Public Health
Russia
Abstract
The impact of provision of the population with fish products and the level of their intake on public health was studied. Analysis of statistical data and the results of the authors' own data has provided strong evidence that the reduction in the volume of catch of water biological resources, the production, and intake of their foodstuffs, as well as the low actual quality of fish products on the consumer market significantly deteriorate the indices of the population's health state.
PubMed ID
17526226 View in PubMed
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Incidence and control of Listeria monocytogenes in foods in Denmark.

https://arctichealth.org/en/permalink/ahliterature51662
Source
Int J Food Microbiol. 1999 Dec 15;53(2-3):195-203
Publication Type
Article
Date
Dec-15-1999
Author
B. Nørrung
J K Andersen
J. Schlundt
Author Affiliation
Division of Microbiological Safety, Institute of Food Safety and Toxicology, Danish Veterinary and Food Admnistration, Søborg. bin@vfd.dk
Source
Int J Food Microbiol. 1999 Dec 15;53(2-3):195-203
Date
Dec-15-1999
Language
English
Publication Type
Article
Keywords
Animals
Denmark - epidemiology
Fish Products - microbiology - standards
Food Microbiology
Food Packaging
Food-Processing Industry
Incidence
Listeria Infections - epidemiology
Listeria monocytogenes - growth & development
Meat Products - microbiology - standards
Public Policy
Vegetables - microbiology - standards
Abstract
The Danish regulatory policy on Listeria monocytogenes in foods is based on the principles of HACCP and was developed using a health risk assessment approach. The Danish policy focuses examinations and criteria for L. monocytogenes in ready-to-eat foods and is based on a combination of inspection and product-testing. Based on current epidemiological information from several countries, a concentration of L. monocytogenes not exceeding 100 cfu/g of food at the time of consumption, seems to be of low risk to the consumers. In Denmark, ready-to-eat foods have been placed into six categories where absence of L. monocytogenes in 25 g is required in foods heat treated in the final package and in heat-treated as well as preserved, non heat-treated foods which can support growth within the shelf life. This level is necessary in foods capable of supporting growth, in order not to exceed 100 L. monocytogenes per g at the point of consumption. In heat-treated and preserved foods, which are not supportive of growth within the shelf-life and for raw, ready to eat foods, a level below 10 L. monocytogenes per g is regarded acceptable. A level between 10 and 100 L. monocytogenes per g is not satisfactory and a level above 100/g is not acceptable. Data on the qualitative and quantitative occurrence of L. monocytogenes in foods in Denmark are presented and discussed. In 1997 and 1998, greater than 15,000 samples from different categories of food were examined (semi-quantitatively) for the presence of L. monocytogenes. A significant difference could be seen in the number of samples containing more than 100 L. monocytogenes per g, between different categories of foods (1997, P = 0.001; 1998, P = 0.016). In 1997, preserved meat products and preserved fish products and to a lesser extent vegetables and meat or vegetable mayonnaise were more likely to contain high numbers (i.e. above 100 cfu/g) of L. monocytogenes than other food categories. In 1998, preserved meat products, but also heat-treated meat products, vegetables and meat or vegetable mayonnaise had the highest frequency of samples with > 100 L. monocytogenes per g. In a survey performed in 1994 and 1995, 1.3% of ready-to-eat food samples (heat-treated meat products, preserved meat and fish products) were found to be contaminated with L. monocytogenes at a level above 100 cfu/g. The samples included in this survey were primarily products produced by authorized companies and were comprised mainly of vacuum packed products or products packed in modified atmosphere and with long shelf lives, typically above several weeks. The corresponding percentages of positive samples primarily processed in the retail outlets (heat-treated meat products, preserved meat and fish products) in 1997 and 1998 were 0.3% and 0.6%, respectively. The results suggest that ready-to-eat meat and fish products with extended shelf-lives produced by authorized companies are more likely to contain high numbers (> 100 cfu/g) of L. monocytogenes than products processed in the retail sector which often have a shorter shelf life.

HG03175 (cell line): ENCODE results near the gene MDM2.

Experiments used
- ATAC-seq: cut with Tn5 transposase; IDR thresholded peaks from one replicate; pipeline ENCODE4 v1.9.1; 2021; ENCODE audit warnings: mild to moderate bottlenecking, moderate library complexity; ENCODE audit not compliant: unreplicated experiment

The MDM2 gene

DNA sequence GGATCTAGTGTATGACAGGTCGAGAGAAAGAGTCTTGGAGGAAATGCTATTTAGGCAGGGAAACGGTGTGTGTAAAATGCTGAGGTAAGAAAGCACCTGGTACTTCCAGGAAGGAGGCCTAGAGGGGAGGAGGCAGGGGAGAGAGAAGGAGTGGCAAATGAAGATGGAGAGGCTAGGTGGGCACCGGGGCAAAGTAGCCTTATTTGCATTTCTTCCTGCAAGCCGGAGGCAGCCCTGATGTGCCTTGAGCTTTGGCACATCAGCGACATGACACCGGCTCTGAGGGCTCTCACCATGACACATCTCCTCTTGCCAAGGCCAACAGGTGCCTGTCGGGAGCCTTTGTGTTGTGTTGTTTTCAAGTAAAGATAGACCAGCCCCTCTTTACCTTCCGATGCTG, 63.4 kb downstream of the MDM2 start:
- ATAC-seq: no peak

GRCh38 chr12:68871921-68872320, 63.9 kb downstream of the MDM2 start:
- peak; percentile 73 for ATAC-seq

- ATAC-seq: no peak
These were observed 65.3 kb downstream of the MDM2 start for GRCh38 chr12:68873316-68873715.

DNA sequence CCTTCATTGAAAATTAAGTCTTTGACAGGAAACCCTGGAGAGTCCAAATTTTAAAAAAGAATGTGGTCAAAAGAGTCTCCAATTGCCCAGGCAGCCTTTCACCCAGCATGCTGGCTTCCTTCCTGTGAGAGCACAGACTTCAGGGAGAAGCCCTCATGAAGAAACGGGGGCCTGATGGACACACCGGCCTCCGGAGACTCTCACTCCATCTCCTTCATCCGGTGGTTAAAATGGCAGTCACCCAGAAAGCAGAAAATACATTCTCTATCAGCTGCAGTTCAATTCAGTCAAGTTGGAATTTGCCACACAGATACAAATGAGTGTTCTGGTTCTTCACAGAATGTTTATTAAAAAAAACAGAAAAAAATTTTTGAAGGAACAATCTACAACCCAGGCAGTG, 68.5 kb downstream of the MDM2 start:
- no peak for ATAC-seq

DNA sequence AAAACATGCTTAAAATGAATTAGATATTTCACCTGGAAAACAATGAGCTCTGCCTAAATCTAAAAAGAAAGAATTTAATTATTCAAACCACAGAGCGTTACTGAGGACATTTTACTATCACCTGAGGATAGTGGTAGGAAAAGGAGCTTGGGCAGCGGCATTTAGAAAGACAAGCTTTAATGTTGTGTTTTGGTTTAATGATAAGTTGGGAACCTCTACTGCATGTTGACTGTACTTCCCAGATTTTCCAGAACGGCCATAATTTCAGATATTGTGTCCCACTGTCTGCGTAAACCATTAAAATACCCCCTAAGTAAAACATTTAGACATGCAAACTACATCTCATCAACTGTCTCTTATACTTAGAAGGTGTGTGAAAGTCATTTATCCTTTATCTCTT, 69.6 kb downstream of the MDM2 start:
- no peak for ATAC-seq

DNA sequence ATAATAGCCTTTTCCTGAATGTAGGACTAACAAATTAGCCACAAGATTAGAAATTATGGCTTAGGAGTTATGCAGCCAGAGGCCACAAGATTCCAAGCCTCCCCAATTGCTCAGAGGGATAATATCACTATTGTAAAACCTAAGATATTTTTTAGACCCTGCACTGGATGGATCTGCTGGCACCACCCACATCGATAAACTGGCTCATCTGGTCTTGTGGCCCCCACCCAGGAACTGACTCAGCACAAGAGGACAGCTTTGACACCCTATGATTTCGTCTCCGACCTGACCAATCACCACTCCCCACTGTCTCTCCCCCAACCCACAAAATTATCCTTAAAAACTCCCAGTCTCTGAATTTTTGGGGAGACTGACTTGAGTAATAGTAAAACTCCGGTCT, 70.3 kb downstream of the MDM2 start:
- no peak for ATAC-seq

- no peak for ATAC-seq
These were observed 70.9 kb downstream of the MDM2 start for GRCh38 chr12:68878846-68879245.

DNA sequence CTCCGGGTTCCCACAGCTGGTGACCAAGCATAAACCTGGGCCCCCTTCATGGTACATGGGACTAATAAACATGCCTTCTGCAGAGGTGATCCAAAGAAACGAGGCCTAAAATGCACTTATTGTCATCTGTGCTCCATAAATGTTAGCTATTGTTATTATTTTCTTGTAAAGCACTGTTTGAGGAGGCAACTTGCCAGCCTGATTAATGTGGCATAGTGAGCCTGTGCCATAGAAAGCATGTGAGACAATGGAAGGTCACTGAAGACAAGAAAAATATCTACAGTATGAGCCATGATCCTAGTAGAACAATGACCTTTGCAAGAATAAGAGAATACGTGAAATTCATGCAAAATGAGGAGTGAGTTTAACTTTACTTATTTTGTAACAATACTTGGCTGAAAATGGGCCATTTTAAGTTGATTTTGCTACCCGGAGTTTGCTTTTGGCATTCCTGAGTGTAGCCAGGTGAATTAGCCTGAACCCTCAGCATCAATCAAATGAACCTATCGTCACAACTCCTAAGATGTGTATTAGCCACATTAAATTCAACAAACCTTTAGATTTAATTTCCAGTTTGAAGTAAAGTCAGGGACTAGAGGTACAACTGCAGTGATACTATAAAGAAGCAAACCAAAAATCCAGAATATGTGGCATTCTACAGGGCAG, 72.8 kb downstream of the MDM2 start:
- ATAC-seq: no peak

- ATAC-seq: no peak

PubMed ID
10634710 View in PubMed
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Microbiological assessment along the fish production chain of the Norwegian pelagic fisheries sector--Results from a spot sampling programme.